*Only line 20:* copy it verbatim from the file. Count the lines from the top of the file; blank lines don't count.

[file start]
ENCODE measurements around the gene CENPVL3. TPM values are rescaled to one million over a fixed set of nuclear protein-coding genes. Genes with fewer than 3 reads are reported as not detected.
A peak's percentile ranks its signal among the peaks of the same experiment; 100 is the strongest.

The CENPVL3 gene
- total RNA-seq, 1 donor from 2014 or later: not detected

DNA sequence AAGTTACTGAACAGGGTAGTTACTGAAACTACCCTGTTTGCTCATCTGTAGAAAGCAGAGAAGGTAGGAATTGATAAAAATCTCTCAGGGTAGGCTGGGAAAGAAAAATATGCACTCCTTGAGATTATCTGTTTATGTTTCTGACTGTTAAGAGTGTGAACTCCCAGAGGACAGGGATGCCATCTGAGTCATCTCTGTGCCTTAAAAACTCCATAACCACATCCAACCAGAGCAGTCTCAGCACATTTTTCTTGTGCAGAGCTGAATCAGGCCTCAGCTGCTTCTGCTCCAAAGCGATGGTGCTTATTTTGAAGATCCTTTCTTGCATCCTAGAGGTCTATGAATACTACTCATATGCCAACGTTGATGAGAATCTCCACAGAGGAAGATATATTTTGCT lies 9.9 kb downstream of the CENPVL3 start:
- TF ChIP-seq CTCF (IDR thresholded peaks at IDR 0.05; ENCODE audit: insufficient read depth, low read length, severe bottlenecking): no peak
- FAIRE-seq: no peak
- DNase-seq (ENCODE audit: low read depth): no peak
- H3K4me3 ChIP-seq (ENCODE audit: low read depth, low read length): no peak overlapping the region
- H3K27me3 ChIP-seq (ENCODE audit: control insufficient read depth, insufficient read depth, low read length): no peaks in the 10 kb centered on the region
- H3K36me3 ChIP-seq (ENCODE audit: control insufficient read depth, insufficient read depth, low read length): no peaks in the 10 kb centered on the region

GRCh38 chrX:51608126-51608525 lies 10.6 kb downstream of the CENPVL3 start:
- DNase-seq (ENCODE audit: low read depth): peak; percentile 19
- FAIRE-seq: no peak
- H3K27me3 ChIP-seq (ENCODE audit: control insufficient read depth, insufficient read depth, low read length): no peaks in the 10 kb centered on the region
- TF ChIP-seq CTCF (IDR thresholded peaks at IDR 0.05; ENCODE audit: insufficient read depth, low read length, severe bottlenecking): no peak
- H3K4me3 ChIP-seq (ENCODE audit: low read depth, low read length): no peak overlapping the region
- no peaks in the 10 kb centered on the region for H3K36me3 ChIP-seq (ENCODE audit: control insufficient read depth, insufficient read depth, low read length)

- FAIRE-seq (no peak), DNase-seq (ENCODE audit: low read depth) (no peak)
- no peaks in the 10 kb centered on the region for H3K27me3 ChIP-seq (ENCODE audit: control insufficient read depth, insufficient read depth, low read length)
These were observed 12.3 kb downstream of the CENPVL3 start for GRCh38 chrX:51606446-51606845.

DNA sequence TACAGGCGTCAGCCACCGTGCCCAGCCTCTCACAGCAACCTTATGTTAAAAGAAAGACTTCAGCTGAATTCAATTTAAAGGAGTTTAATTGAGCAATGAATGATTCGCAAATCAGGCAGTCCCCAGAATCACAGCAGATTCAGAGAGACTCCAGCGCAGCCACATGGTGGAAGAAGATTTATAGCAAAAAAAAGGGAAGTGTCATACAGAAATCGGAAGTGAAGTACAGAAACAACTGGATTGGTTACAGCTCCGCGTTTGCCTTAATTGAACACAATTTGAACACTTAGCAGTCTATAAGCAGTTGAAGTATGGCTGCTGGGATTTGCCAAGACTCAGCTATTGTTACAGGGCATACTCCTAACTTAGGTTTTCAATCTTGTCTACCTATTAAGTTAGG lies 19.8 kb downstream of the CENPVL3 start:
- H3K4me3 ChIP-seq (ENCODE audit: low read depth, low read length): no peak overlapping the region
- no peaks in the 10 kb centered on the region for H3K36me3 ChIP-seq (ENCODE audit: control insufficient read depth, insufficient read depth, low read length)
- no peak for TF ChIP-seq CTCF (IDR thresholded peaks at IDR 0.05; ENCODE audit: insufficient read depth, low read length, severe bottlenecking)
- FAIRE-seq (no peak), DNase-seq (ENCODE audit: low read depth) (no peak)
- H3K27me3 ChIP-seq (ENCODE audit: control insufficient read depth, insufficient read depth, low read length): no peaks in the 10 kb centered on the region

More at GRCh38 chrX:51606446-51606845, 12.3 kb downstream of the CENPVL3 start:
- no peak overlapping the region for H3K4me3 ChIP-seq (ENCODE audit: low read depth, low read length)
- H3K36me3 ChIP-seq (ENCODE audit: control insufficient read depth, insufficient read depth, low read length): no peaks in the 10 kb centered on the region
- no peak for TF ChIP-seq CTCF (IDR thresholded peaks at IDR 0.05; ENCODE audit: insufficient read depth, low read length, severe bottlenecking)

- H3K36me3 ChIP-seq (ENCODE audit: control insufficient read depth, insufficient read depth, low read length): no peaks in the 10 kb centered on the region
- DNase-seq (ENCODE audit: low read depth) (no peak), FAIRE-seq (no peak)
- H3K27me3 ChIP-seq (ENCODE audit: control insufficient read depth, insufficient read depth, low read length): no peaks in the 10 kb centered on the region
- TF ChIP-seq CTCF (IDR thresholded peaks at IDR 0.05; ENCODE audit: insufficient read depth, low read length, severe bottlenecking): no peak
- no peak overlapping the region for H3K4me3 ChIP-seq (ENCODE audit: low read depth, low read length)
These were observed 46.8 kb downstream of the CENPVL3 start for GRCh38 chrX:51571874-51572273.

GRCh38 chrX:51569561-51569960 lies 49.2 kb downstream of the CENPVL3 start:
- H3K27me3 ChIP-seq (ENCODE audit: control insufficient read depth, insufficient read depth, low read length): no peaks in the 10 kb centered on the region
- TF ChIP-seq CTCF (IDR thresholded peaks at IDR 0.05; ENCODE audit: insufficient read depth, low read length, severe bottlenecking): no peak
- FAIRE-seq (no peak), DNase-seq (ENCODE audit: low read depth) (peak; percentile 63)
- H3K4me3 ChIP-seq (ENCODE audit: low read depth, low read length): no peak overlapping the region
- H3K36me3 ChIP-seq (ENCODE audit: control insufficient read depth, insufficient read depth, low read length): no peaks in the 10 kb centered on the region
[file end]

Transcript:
- no peaks in the 10 kb centered on the region for H3K27me3 ChIP-seq (ENCODE audit: control insufficient read depth, insufficient read depth, low read length)